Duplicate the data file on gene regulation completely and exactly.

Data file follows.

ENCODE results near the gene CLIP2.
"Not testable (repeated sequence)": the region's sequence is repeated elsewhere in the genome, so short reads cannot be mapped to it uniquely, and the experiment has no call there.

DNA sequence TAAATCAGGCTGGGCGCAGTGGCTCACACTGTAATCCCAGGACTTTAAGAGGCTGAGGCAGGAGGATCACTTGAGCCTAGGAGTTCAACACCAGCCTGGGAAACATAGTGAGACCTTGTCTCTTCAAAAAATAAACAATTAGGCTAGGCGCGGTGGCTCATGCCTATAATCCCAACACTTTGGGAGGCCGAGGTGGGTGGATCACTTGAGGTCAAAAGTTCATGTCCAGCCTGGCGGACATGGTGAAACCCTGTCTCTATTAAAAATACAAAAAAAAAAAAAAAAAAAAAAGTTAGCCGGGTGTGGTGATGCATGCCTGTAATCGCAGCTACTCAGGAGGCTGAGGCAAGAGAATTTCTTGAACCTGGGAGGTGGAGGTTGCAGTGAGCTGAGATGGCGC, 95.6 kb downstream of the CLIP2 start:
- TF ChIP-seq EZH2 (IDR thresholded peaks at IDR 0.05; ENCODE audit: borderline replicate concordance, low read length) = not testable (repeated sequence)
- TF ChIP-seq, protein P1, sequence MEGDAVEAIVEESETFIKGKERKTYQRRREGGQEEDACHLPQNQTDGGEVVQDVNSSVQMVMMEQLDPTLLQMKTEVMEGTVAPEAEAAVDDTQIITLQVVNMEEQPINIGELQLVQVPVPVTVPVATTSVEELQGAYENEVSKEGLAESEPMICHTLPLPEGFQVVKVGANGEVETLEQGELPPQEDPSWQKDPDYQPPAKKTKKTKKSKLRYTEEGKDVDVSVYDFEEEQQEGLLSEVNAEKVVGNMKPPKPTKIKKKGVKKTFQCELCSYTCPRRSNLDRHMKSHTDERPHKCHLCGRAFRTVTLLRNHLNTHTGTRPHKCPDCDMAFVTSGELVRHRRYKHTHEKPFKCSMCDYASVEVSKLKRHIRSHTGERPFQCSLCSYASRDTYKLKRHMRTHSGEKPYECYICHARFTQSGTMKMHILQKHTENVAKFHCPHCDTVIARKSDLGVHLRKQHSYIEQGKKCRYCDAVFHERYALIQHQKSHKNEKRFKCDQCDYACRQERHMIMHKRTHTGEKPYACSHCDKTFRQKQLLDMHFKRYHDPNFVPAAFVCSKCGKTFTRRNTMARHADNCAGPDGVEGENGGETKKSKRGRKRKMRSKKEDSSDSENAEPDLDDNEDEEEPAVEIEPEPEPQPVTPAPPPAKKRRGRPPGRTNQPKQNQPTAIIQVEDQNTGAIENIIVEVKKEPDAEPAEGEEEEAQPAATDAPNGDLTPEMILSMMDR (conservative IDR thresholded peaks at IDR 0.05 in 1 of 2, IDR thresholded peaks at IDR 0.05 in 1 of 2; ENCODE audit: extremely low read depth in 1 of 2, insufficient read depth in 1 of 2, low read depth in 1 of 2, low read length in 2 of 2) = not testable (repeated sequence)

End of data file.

ENCODE results near the gene CLIP2.
"Not testable (repeated sequence)": the region's sequence is repeated elsewhere in the genome, so short reads cannot be mapped to it uniquely, and the experiment has no call there.

DNA sequence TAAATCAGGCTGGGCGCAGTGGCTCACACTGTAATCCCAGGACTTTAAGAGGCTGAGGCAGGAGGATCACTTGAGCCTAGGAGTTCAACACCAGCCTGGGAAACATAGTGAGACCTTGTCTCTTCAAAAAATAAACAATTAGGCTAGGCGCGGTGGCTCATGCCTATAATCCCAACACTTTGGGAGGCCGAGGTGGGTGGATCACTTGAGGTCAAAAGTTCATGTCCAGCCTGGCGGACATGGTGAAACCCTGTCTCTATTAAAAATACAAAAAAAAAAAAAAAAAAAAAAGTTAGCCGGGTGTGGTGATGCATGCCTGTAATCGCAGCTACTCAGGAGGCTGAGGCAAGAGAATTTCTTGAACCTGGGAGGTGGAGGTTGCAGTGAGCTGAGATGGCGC, 95.6 kb downstream of the CLIP2 start:
- TF ChIP-seq EZH2 (IDR thresholded peaks at IDR 0.05; ENCODE audit: borderline replicate concordance, low read length) = not testable (repeated sequence)
- TF ChIP-seq, protein P1, sequence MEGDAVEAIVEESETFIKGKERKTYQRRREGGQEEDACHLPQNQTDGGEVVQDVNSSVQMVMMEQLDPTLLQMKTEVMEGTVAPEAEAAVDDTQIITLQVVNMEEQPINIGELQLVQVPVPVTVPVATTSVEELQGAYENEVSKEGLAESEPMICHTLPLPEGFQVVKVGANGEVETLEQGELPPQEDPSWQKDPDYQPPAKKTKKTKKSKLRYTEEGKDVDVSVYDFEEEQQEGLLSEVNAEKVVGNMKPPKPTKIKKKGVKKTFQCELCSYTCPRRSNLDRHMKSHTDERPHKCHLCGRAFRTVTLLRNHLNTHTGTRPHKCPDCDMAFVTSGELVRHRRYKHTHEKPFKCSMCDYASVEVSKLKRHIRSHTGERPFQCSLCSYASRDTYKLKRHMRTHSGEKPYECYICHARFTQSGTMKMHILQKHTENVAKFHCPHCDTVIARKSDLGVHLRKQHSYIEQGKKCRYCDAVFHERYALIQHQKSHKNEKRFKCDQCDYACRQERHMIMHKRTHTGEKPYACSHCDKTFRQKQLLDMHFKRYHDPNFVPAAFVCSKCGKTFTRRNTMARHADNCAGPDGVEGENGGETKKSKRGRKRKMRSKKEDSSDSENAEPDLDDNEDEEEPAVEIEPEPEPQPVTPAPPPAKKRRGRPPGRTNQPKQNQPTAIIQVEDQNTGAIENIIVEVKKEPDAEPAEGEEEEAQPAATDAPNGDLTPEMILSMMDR (conservative IDR thresholded peaks at IDR 0.05 in 1 of 2, IDR thresholded peaks at IDR 0.05 in 1 of 2; ENCODE audit: extremely low read depth in 1 of 2, insufficient read depth in 1 of 2, low read depth in 1 of 2, low read length in 2 of 2) = not testable (repeated sequence)